A few days ago, I got a mosquito bite. Or so I thought. It itched, naturally, and since I have a high degree of reaction to mosquito bites, it swelled and got worse. The swelling and itching increased, along with not just one, but a nasty bunch of bumps, so many that I thought perhaps it was a spider bite or something. (Actually I found myself wondering if somehow I'd been bitten by a centipede. Which seemed unlikely, but there were a lot of bumps.) These things happen, so I dragged out the anti-itch cream and put it to use. To very little effect, but that's what you do for insect bites, right? I was hoping for even a placebo effect. Which I did not get.
Last night after performing, I was in so much discomfort it was hard to sleep. It felt like when you've been bedridden for a while and you're in a lot of pain from not moving around enough. Which was odd, because I had not been bedridden, and had no reason for such a sensation. So I tossed and turned and paced and tossed and turned some more. No position was comfortable; the entire back right side of my rib cage ached something fierce.
Now, I'm no stranger to pain. We go way back, pain and me. It's not a consensual relationship, but it is a strong one. I was in four auto accidents 20 years ago, and have not had one pain-free day since. Which I mention not for sympathy, but just as a point of reference: I am accustomed to fairly high levels of pain. However, this morning I was awakened after a just a few hours of sleep because someone was trying to remove my rib cage using fiery-hot pokers forged in the pits of hell. Which is unusual, even for me.
I am not one to pop on in to see the doctor, in fact, I have a bit of a history of waiting far too long to seek medical assistance. But this pain level was so bad that it was actually frightening - the kind of pain where you think you'll throw up - so I hied myself off to the walk-in clinic, as my doc had no appointments today.
Turns out not a mosquito bite, not a spider bite. It's a rip-snorting case of shingles. Which I had heard tell of, but never experienced. My mother, who could have taught the original Stoics a thing or two about stoicism, once had shingles. (This was a woman who, after taking a bad spill on a bicycle and putting a tooth and a half through her lower lip, put the teeth in her pocket and bicycled the remaining five or so miles home. Did I mention stoic?) So when she had shingles, and described them as "extremely painful," it made an impression.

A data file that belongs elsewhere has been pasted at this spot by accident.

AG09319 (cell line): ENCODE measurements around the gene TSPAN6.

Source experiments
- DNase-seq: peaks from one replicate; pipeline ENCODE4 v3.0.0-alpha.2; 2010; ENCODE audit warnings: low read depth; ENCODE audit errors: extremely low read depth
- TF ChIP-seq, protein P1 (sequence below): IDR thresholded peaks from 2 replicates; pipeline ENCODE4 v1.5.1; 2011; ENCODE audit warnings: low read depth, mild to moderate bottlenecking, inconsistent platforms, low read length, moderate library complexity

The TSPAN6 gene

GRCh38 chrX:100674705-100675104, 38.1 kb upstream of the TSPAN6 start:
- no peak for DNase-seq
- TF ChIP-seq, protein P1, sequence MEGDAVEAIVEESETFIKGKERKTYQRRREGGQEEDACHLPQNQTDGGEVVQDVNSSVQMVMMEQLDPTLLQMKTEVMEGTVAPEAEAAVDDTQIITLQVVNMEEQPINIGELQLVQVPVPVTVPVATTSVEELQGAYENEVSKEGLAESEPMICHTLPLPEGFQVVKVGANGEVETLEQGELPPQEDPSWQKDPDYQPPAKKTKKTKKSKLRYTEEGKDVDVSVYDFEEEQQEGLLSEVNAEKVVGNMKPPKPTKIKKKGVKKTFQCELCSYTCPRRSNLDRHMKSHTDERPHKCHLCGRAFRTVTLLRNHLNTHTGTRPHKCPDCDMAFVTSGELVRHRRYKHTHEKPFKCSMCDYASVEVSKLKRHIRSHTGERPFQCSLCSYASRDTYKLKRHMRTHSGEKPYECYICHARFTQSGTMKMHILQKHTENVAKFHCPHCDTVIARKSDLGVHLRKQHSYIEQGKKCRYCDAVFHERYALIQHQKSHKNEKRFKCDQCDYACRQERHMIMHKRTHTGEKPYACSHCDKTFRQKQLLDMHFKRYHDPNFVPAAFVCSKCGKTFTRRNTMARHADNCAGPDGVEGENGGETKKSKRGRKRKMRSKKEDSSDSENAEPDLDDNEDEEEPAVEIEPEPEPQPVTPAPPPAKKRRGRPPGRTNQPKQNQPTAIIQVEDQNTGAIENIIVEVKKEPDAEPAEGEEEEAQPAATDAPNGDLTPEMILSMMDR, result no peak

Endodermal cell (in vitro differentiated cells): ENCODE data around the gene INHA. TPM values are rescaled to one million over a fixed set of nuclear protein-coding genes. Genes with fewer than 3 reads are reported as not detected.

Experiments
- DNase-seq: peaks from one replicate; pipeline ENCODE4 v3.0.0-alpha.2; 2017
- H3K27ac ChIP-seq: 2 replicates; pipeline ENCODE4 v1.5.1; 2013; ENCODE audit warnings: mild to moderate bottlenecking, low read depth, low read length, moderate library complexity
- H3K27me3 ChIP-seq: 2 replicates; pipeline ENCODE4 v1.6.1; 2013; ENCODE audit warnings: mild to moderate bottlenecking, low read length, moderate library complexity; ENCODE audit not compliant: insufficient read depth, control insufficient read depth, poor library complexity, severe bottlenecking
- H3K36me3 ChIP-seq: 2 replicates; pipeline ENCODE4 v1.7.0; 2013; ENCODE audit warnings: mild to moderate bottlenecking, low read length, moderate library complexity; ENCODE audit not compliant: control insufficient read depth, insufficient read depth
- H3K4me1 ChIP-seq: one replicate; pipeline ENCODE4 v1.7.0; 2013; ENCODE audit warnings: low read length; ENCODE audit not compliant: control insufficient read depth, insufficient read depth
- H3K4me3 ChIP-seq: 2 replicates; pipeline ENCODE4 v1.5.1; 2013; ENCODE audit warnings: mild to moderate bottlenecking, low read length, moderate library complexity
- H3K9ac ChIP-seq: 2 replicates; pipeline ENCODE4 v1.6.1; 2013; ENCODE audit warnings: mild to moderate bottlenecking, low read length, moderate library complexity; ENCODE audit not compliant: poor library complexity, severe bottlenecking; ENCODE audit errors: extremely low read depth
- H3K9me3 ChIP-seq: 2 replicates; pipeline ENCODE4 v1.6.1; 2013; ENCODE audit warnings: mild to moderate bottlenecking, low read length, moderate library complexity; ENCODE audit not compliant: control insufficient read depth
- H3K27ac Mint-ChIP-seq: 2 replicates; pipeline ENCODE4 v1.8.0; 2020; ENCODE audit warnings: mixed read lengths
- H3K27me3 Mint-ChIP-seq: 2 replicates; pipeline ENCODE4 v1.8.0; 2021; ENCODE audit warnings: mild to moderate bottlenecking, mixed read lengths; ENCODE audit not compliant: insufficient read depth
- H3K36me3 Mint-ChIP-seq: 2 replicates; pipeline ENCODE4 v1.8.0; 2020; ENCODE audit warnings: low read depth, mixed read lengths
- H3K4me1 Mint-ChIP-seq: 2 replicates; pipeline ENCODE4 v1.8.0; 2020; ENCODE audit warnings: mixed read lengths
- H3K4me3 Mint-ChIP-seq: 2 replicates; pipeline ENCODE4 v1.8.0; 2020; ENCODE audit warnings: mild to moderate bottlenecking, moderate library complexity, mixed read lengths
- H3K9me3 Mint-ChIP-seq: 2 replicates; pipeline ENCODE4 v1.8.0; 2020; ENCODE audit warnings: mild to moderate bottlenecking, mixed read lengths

Oh. My. Stars. Boy howdy. The medical info sheet they send you home with, the ones that tend towards simple, understated language? I had to laugh when I read the description that shingles are evidenced by "a rash and pain. The pain can be very severe." You could call it severe, I suppose. I mean, if you consider being eviscerated by rabid ferrets to be severely painful. Maybe you don't. I'm going with a yes on this one, however.
Shingles are caused by the previously dormant chicken pox virus, which typically goes to live quietly and unassumingly in your spinal column fluid or nerve cells, only to come for a visit years later. Common causes are exhaustion, stress, trauma, or illness that suppresses the immune system. None of those seemed to apply here, but then I mentioned the thumb surgery I had two weeks ago. Bingo! It turns out that general anesthesia can sometimes trigger immune system issues, up to and including bringing on autoimmune diseases. And inviting the chicken pox virus back out to play.
The doc mentioned that she'd moved here from Southern California, where some people have plastic surgery as a hobby, and how she always felt that the cautionary info presented to folks on the risks of general anesthesia were too mild, because autoimmune diseases are no small matter. Now, I needed the surgery, because I have grown fond of and accustomed to opposable thumbs and their many benefits, so it wasn't really an optional thing in my case. But this seems rather a steep price to pay, I must say.
So home I trundled, with a sack full of meds, including medication for the, as the doctor described it, "make you crazy, peel your head off" kind of pain. She was right, the info sheets were right, but most importantly? As so often turned out to be the case, my mother was indeed correct. In her honor, I am now stomping around utilizing her favorite swear words and phrases about this turn of events.
Your wisdom, words, and sailor language live on, Mom. I won't repeat them here, but I think everyone can fill in the blanks with their own.